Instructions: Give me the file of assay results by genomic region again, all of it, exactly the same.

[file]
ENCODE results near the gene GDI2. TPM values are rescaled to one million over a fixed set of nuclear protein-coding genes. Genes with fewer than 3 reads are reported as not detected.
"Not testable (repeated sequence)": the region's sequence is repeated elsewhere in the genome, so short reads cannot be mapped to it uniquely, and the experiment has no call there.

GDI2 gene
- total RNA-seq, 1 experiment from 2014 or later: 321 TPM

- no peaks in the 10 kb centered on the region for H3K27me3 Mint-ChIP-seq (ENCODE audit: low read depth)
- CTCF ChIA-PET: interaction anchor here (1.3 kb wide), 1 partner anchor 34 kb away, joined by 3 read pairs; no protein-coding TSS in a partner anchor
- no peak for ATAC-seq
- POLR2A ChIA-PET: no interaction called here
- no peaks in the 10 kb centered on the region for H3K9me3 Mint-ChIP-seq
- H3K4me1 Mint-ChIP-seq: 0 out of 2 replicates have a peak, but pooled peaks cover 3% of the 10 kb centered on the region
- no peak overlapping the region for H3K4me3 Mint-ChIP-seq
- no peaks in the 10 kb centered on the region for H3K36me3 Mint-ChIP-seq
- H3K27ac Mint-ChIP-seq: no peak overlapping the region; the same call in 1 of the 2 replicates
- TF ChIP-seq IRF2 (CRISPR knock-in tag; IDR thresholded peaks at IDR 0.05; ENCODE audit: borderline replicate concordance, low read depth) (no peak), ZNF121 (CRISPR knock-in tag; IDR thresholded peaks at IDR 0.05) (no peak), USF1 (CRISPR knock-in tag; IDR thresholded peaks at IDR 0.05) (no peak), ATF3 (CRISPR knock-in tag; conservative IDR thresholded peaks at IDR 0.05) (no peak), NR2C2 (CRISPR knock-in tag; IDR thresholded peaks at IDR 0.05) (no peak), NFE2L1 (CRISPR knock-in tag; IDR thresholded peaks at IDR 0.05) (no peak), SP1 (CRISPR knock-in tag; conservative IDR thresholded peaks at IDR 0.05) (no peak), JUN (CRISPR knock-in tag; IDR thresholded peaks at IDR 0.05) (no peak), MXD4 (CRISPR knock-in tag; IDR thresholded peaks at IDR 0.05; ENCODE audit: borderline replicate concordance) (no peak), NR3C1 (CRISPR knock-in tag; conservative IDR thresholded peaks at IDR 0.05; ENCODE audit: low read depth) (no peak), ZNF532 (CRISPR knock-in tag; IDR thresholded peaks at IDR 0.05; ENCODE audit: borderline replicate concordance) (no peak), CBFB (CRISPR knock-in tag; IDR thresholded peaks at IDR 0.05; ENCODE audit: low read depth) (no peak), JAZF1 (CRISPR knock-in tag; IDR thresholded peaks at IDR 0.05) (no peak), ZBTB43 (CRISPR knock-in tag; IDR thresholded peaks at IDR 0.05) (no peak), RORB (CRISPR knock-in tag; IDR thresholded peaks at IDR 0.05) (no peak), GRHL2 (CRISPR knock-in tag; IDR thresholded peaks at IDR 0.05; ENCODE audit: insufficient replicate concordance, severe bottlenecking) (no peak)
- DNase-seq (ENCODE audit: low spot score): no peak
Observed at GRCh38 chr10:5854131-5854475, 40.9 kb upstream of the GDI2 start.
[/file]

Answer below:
ENCODE results near the gene GDI2. TPM values are rescaled to one million over a fixed set of nuclear protein-coding genes. Genes with fewer than 3 reads are reported as not detected.
"Not testable (repeated sequence)": the region's sequence is repeated elsewhere in the genome, so short reads cannot be mapped to it uniquely, and the experiment has no call there.

GDI2 gene
- total RNA-seq, 1 experiment from 2014 or later: 321 TPM

- no peaks in the 10 kb centered on the region for H3K27me3 Mint-ChIP-seq (ENCODE audit: low read depth)
- CTCF ChIA-PET: interaction anchor here (1.3 kb wide), 1 partner anchor 34 kb away, joined by 3 read pairs; no protein-coding TSS in a partner anchor
- no peak for ATAC-seq
- POLR2A ChIA-PET: no interaction called here
- no peaks in the 10 kb centered on the region for H3K9me3 Mint-ChIP-seq
- H3K4me1 Mint-ChIP-seq: 0 out of 2 replicates have a peak, but pooled peaks cover 3% of the 10 kb centered on the region
- no peak overlapping the region for H3K4me3 Mint-ChIP-seq
- no peaks in the 10 kb centered on the region for H3K36me3 Mint-ChIP-seq
- H3K27ac Mint-ChIP-seq: no peak overlapping the region; the same call in 1 of the 2 replicates
- TF ChIP-seq IRF2 (CRISPR knock-in tag; IDR thresholded peaks at IDR 0.05; ENCODE audit: borderline replicate concordance, low read depth) (no peak), ZNF121 (CRISPR knock-in tag; IDR thresholded peaks at IDR 0.05) (no peak), USF1 (CRISPR knock-in tag; IDR thresholded peaks at IDR 0.05) (no peak), ATF3 (CRISPR knock-in tag; conservative IDR thresholded peaks at IDR 0.05) (no peak), NR2C2 (CRISPR knock-in tag; IDR thresholded peaks at IDR 0.05) (no peak), NFE2L1 (CRISPR knock-in tag; IDR thresholded peaks at IDR 0.05) (no peak), SP1 (CRISPR knock-in tag; conservative IDR thresholded peaks at IDR 0.05) (no peak), JUN (CRISPR knock-in tag; IDR thresholded peaks at IDR 0.05) (no peak), MXD4 (CRISPR knock-in tag; IDR thresholded peaks at IDR 0.05; ENCODE audit: borderline replicate concordance) (no peak), NR3C1 (CRISPR knock-in tag; conservative IDR thresholded peaks at IDR 0.05; ENCODE audit: low read depth) (no peak), ZNF532 (CRISPR knock-in tag; IDR thresholded peaks at IDR 0.05; ENCODE audit: borderline replicate concordance) (no peak), CBFB (CRISPR knock-in tag; IDR thresholded peaks at IDR 0.05; ENCODE audit: low read depth) (no peak), JAZF1 (CRISPR knock-in tag; IDR thresholded peaks at IDR 0.05) (no peak), ZBTB43 (CRISPR knock-in tag; IDR thresholded peaks at IDR 0.05) (no peak), RORB (CRISPR knock-in tag; IDR thresholded peaks at IDR 0.05) (no peak), GRHL2 (CRISPR knock-in tag; IDR thresholded peaks at IDR 0.05; ENCODE audit: insufficient replicate concordance, severe bottlenecking) (no peak)
- DNase-seq (ENCODE audit: low spot score): no peak
Observed at GRCh38 chr10:5854131-5854475, 40.9 kb upstream of the GDI2 start.